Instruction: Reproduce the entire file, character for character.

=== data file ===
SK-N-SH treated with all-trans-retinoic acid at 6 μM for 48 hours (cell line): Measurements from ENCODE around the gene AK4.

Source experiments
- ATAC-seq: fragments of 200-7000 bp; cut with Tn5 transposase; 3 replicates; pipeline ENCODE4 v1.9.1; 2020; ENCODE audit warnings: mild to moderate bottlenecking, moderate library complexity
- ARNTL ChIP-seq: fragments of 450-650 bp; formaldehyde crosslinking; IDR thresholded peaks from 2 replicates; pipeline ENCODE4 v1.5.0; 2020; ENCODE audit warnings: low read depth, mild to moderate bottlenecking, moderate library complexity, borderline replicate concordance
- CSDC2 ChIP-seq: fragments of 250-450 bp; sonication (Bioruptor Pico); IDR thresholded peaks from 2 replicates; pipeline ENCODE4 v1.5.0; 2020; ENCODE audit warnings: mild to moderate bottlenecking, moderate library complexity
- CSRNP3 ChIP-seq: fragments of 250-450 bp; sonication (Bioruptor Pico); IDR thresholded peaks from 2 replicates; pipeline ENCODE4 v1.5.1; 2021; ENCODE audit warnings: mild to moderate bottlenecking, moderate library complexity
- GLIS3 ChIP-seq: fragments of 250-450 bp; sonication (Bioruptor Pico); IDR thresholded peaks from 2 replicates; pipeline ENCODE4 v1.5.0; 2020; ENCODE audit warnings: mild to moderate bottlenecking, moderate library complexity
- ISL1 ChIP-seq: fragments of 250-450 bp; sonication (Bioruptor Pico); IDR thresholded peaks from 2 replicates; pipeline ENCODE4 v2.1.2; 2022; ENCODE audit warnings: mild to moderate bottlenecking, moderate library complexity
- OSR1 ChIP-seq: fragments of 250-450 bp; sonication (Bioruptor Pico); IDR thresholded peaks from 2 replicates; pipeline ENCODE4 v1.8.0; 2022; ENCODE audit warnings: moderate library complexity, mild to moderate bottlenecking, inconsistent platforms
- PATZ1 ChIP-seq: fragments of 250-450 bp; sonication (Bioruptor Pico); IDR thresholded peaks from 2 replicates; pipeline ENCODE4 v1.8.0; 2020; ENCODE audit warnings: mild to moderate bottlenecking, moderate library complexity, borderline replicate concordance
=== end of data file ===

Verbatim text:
SK-N-SH treated with all-trans-retinoic acid at 6 μM for 48 hours (cell line): Measurements from ENCODE around the gene AK4.

Source experiments
- ATAC-seq: fragments of 200-7000 bp; cut with Tn5 transposase; 3 replicates; pipeline ENCODE4 v1.9.1; 2020; ENCODE audit warnings: mild to moderate bottlenecking, moderate library complexity
- ARNTL ChIP-seq: fragments of 450-650 bp; formaldehyde crosslinking; IDR thresholded peaks from 2 replicates; pipeline ENCODE4 v1.5.0; 2020; ENCODE audit warnings: low read depth, mild to moderate bottlenecking, moderate library complexity, borderline replicate concordance
- CSDC2 ChIP-seq: fragments of 250-450 bp; sonication (Bioruptor Pico); IDR thresholded peaks from 2 replicates; pipeline ENCODE4 v1.5.0; 2020; ENCODE audit warnings: mild to moderate bottlenecking, moderate library complexity
- CSRNP3 ChIP-seq: fragments of 250-450 bp; sonication (Bioruptor Pico); IDR thresholded peaks from 2 replicates; pipeline ENCODE4 v1.5.1; 2021; ENCODE audit warnings: mild to moderate bottlenecking, moderate library complexity
- GLIS3 ChIP-seq: fragments of 250-450 bp; sonication (Bioruptor Pico); IDR thresholded peaks from 2 replicates; pipeline ENCODE4 v1.5.0; 2020; ENCODE audit warnings: mild to moderate bottlenecking, moderate library complexity
- ISL1 ChIP-seq: fragments of 250-450 bp; sonication (Bioruptor Pico); IDR thresholded peaks from 2 replicates; pipeline ENCODE4 v2.1.2; 2022; ENCODE audit warnings: mild to moderate bottlenecking, moderate library complexity
- OSR1 ChIP-seq: fragments of 250-450 bp; sonication (Bioruptor Pico); IDR thresholded peaks from 2 replicates; pipeline ENCODE4 v1.8.0; 2022; ENCODE audit warnings: moderate library complexity, mild to moderate bottlenecking, inconsistent platforms
- PATZ1 ChIP-seq: fragments of 250-450 bp; sonication (Bioruptor Pico); IDR thresholded peaks from 2 replicates; pipeline ENCODE4 v1.8.0; 2020; ENCODE audit warnings: mild to moderate bottlenecking, moderate library complexity, borderline replicate concordance